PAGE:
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As this study is an effort to quantify and bring analytical rigor to difficult-to-measure social and cultural factors, over the course of the study we will be refining currently identified analytical tools and introducing additional ones, if appropriate.

This research focuses on three different regions in the United States, which have similar research and education profiles in science and technology (S&T): San Diego, St. Louis, and Philadelphia. Each has internationally-ranked medical schools. Each has a record of significant research activities in the life sciences, for example, San Diego has biotech, Philadelphia has pharmaceuticals, and St. Louis has ag-bio. Each has major universities and research centers, which receive large federal grants (UC San Diego, University of Pennsylvania, Washington University in St. Louis). However, each varies greatly in its social landscape, which potentially causes differing innovation and commercialization paths and outcomes. The purpose of this research is to discover the specific ways in which regions differ in their social dynamics through examining attributes of S&T boundary-spanning groups (such as overlapping participants/members, participant/member diversity, event types and frequency) as well as identifying university-industry collaborations (such as corporate affiliates programs), and in what ways these correlate with innovation, as measured by the rate of S&T startups in the region. Our research strategy employs the following processes:

1. Properly define the key parameters

The following will be preliminarily defined by the research team, with the input of key Project Advisors from each of the regions who are actively involved in innovation, entrepreneurship, and S&T-based companies:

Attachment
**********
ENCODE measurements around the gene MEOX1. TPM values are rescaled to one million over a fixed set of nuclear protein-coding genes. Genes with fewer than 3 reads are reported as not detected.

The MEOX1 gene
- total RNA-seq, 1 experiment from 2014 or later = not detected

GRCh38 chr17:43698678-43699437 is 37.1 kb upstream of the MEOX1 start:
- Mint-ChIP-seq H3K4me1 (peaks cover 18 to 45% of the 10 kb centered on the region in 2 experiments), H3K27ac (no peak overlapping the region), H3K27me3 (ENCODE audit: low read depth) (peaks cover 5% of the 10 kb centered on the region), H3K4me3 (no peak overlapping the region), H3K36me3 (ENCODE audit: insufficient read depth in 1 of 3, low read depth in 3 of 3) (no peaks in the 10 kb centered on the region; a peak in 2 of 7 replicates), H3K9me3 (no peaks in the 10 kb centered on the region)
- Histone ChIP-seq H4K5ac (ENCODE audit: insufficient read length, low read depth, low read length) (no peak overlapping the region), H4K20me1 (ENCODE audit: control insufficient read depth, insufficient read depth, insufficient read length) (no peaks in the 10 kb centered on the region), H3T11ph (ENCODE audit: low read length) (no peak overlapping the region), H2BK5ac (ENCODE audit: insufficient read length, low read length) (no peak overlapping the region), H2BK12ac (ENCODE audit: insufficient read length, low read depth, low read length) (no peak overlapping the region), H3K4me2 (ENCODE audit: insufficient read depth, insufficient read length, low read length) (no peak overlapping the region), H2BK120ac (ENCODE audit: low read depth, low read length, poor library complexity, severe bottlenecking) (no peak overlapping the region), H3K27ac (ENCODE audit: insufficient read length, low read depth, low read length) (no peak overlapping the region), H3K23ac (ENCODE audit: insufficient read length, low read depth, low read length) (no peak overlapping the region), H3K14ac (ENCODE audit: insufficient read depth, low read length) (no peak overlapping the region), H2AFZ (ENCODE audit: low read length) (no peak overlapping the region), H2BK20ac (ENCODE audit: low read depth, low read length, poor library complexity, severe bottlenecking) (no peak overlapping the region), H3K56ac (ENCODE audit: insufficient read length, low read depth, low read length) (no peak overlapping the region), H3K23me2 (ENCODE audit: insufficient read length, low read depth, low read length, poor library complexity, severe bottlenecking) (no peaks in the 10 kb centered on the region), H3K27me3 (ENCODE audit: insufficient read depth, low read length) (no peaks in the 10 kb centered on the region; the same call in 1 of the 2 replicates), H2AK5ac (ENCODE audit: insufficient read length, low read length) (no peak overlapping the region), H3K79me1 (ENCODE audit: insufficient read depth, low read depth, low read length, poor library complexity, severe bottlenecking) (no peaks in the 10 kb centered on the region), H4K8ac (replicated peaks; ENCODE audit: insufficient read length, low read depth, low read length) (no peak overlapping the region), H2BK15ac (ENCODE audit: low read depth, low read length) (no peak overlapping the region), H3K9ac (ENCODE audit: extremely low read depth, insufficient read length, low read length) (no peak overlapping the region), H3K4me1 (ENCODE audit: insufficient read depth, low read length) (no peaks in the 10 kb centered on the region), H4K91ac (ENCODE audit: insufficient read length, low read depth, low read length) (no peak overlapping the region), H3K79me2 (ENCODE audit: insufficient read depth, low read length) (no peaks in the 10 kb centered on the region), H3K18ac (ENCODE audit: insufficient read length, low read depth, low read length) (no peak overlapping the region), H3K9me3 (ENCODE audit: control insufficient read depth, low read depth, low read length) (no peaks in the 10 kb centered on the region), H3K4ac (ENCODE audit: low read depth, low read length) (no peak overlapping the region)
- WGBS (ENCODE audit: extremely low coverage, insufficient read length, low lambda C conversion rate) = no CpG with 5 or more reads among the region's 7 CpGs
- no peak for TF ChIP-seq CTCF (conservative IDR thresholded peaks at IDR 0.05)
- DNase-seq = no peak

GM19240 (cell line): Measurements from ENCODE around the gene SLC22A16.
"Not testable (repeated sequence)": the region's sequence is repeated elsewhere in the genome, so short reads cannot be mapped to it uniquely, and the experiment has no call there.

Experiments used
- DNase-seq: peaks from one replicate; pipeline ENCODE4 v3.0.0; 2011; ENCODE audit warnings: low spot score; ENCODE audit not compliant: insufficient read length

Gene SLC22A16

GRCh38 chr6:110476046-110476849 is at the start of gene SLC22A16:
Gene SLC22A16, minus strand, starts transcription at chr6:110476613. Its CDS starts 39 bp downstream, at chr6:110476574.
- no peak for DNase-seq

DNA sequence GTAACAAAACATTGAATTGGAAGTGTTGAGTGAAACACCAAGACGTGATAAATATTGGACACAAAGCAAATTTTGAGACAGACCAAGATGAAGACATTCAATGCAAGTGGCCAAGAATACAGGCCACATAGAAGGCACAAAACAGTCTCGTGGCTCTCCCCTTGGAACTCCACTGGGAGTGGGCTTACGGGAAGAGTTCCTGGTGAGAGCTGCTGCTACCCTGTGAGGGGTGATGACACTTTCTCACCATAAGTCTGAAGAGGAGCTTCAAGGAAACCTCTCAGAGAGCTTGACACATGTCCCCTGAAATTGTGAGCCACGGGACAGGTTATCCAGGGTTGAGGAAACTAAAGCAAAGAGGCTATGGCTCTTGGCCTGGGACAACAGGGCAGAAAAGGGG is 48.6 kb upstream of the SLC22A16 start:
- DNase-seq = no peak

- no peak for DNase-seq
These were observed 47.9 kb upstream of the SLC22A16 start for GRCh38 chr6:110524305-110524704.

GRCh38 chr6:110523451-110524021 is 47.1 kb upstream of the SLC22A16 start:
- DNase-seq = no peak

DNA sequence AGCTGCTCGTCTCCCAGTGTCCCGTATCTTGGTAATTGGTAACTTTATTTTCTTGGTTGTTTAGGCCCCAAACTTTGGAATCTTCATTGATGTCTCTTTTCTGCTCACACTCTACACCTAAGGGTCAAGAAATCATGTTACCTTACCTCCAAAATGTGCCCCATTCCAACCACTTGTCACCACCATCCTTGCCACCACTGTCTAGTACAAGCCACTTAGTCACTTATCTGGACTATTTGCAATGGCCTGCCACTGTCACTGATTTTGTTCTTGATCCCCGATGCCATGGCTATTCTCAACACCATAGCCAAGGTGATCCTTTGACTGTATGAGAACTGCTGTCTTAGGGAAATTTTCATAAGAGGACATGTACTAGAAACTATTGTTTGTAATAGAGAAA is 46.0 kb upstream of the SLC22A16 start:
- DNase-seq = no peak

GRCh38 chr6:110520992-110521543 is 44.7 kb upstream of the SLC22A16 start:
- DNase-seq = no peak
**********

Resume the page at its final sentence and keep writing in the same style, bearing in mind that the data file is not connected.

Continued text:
• Geographic reach of each region;
        • Characteristics of the formal and informal boundary-spanning groups within each region.

        2. Build our basic knowledge about regional characteristics through the utilization of aggregate databases

      The data in which we are interested are:
      • Population characteristics;
      • Descriptors of key clusters and economic activities;
      • Amount and size of research institutions, as well as the amount and character of research funding coming to each region annually;
      • Patenting and licensing rates;
      • Dependent variable: Number of S&T startups based on Dunn and Bradstreet’s database of “new to the world” companies using NSF’s set of high-technology NAICS codes to provide a uniform definition of S&T.

A draft of our Code Book lists the specific data we intend to collect, in addition to the source(s) that will be used.


3. Qualify boundary-spanning groups

A series of one-on-one interviews will be conducted with twelve to eighteen “key players” in each region. The characteristics of the sample of individuals interviewed will represent what has come to be recognized as the key components in any innovation ecosystem, and are outlined as follows: